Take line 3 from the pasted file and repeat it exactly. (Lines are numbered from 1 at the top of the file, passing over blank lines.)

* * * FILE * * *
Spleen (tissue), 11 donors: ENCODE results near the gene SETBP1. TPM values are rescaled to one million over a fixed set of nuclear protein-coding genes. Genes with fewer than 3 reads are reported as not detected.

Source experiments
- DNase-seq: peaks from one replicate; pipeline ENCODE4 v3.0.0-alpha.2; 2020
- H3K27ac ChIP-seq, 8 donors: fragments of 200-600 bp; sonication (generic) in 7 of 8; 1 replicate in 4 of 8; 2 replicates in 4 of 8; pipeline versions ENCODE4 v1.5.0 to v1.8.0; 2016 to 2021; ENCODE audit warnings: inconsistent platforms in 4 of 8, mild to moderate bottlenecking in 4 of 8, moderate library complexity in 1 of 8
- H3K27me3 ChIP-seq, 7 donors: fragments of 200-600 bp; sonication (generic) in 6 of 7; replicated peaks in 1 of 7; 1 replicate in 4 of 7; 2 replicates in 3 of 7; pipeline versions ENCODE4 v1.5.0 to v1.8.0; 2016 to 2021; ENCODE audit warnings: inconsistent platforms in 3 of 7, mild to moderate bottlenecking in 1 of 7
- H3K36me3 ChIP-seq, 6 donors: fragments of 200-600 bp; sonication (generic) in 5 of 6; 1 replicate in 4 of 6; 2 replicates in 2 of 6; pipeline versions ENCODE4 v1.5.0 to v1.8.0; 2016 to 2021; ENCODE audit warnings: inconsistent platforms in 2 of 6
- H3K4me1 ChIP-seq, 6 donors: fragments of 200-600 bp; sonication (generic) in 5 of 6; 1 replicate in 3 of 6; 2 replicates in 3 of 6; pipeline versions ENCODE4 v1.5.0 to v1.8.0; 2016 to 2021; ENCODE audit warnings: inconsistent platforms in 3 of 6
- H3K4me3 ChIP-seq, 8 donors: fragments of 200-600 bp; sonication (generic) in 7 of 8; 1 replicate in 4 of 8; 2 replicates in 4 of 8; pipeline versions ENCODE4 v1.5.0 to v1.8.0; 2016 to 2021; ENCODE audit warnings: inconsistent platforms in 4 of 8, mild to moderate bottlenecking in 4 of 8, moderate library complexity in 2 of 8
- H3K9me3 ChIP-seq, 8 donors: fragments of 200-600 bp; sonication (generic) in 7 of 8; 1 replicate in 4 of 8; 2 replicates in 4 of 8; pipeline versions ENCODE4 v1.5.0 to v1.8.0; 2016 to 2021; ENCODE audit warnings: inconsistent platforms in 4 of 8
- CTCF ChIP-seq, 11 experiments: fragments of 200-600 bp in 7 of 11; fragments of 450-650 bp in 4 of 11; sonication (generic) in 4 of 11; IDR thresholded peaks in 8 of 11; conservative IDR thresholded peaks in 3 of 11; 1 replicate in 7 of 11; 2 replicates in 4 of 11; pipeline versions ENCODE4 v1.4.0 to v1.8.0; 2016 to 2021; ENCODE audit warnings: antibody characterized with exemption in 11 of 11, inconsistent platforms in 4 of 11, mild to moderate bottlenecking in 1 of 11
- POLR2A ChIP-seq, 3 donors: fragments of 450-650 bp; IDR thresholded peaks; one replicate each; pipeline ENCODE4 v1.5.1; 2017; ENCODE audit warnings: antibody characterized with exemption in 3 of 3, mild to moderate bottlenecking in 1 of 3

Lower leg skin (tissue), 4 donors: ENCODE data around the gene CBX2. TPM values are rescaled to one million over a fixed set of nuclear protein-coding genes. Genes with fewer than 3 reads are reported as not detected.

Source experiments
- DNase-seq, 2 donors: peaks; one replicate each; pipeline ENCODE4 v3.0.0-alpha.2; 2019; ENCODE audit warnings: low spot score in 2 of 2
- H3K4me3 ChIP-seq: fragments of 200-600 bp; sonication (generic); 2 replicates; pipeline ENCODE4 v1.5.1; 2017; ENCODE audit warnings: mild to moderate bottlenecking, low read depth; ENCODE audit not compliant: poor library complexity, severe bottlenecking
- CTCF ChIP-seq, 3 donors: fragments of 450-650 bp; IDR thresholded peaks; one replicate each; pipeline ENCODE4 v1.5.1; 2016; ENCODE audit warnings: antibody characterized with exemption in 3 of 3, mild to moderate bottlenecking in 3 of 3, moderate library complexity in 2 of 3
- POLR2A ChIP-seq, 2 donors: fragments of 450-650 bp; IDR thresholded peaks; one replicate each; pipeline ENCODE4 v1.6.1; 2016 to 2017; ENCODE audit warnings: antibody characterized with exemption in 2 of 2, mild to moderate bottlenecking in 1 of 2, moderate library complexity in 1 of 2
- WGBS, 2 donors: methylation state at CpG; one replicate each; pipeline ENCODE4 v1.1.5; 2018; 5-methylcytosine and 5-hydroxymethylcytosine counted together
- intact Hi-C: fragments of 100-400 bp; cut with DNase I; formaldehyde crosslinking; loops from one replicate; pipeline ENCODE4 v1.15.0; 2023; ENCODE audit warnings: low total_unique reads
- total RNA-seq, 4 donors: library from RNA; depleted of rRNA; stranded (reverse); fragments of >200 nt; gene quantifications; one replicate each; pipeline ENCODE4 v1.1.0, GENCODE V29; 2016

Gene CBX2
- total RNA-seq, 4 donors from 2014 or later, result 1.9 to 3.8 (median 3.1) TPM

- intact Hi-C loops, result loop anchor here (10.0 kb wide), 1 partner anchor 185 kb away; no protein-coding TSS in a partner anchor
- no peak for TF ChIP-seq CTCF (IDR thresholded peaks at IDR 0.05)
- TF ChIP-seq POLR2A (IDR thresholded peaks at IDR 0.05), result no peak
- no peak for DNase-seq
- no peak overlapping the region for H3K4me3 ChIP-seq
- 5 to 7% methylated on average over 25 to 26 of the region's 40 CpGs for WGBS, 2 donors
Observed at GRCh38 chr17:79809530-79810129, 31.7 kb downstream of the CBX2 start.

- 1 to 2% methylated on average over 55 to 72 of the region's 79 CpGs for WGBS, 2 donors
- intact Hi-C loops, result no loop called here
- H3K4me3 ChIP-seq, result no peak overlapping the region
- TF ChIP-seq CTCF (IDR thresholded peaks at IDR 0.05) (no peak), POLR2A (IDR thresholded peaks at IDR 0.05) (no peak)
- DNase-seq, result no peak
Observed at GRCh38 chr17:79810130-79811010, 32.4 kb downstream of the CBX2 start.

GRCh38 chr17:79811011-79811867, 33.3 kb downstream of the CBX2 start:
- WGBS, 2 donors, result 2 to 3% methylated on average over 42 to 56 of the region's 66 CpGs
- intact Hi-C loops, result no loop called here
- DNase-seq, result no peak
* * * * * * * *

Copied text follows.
- DNase-seq: peaks from one replicate; pipeline ENCODE4 v3.0.0-alpha.2; 2020